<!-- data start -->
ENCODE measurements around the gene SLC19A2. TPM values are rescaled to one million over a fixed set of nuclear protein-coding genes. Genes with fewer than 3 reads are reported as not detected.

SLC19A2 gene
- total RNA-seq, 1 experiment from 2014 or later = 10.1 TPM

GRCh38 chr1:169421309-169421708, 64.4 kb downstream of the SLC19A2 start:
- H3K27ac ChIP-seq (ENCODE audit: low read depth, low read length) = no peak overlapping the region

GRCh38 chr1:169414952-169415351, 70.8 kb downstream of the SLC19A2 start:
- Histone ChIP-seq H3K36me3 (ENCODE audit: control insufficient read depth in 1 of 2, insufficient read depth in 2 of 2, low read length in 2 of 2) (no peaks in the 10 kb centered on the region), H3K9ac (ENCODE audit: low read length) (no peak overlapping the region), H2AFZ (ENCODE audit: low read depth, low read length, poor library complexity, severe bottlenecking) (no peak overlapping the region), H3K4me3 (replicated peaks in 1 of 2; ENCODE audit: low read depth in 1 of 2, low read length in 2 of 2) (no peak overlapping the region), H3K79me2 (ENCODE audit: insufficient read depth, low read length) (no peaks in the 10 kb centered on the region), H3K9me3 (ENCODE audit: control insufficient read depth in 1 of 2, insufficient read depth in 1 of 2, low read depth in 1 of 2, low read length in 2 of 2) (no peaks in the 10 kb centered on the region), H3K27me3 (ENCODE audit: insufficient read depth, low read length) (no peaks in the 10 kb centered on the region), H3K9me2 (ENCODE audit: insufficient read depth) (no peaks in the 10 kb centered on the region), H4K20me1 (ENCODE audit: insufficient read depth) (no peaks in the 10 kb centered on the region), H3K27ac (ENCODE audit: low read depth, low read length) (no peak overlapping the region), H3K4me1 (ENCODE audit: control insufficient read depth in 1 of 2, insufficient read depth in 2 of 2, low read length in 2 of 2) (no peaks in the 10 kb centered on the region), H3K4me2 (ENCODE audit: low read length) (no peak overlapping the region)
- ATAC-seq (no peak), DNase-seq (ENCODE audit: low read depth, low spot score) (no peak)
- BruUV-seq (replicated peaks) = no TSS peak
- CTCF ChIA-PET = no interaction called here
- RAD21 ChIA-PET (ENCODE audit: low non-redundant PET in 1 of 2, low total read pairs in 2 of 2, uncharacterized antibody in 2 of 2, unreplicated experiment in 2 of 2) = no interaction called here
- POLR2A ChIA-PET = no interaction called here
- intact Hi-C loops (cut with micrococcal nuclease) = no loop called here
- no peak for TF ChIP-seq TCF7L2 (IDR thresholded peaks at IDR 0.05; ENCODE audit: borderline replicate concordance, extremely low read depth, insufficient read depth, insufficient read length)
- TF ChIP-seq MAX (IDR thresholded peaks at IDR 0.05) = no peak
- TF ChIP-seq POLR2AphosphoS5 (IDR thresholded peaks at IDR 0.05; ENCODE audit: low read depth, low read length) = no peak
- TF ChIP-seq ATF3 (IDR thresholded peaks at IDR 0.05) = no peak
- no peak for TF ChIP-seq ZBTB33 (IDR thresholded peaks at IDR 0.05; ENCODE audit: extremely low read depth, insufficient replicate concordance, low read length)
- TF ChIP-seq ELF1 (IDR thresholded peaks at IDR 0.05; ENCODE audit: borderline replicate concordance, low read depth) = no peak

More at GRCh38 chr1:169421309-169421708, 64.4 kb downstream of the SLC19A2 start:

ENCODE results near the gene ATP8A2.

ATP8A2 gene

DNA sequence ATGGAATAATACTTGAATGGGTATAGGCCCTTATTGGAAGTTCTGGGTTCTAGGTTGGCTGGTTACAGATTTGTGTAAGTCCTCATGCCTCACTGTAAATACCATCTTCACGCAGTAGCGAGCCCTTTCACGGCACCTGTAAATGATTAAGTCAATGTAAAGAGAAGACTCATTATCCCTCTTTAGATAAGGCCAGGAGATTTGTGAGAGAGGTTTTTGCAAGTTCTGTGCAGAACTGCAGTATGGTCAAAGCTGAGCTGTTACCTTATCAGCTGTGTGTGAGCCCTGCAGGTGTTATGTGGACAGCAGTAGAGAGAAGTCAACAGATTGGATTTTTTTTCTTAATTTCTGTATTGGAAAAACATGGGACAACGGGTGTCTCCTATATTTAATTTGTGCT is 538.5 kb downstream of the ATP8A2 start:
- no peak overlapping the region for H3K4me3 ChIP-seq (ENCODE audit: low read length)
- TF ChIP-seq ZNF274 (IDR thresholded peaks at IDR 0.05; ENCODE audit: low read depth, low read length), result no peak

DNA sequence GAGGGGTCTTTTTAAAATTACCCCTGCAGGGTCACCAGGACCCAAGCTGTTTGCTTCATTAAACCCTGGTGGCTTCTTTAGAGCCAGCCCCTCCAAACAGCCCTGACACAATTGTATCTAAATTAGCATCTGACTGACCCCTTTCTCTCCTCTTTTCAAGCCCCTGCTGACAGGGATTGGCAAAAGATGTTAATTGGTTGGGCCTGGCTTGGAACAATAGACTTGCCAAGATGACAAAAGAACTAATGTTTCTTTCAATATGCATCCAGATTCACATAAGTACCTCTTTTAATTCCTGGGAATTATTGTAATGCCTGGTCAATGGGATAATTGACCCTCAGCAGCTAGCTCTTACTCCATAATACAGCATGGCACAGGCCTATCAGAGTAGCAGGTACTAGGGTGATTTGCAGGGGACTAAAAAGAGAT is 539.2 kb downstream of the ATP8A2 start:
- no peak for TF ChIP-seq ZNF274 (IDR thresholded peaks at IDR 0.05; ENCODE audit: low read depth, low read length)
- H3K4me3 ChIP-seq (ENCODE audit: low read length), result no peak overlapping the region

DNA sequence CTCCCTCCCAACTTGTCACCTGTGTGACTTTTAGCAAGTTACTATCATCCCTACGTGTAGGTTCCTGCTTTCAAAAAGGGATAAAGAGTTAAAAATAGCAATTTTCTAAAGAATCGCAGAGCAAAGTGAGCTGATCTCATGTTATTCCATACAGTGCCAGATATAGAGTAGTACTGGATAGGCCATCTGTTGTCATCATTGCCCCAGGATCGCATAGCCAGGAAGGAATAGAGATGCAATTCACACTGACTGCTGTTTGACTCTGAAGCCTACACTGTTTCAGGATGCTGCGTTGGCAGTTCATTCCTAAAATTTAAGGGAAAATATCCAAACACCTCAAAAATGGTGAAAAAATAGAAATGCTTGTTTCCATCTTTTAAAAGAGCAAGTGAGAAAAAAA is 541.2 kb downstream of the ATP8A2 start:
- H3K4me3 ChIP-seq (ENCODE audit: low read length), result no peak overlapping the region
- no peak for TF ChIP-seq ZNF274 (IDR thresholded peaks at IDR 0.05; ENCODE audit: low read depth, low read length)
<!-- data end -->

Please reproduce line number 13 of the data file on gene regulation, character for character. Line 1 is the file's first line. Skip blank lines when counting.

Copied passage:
- intact Hi-C loops (cut with micrococcal nuclease) = no loop called here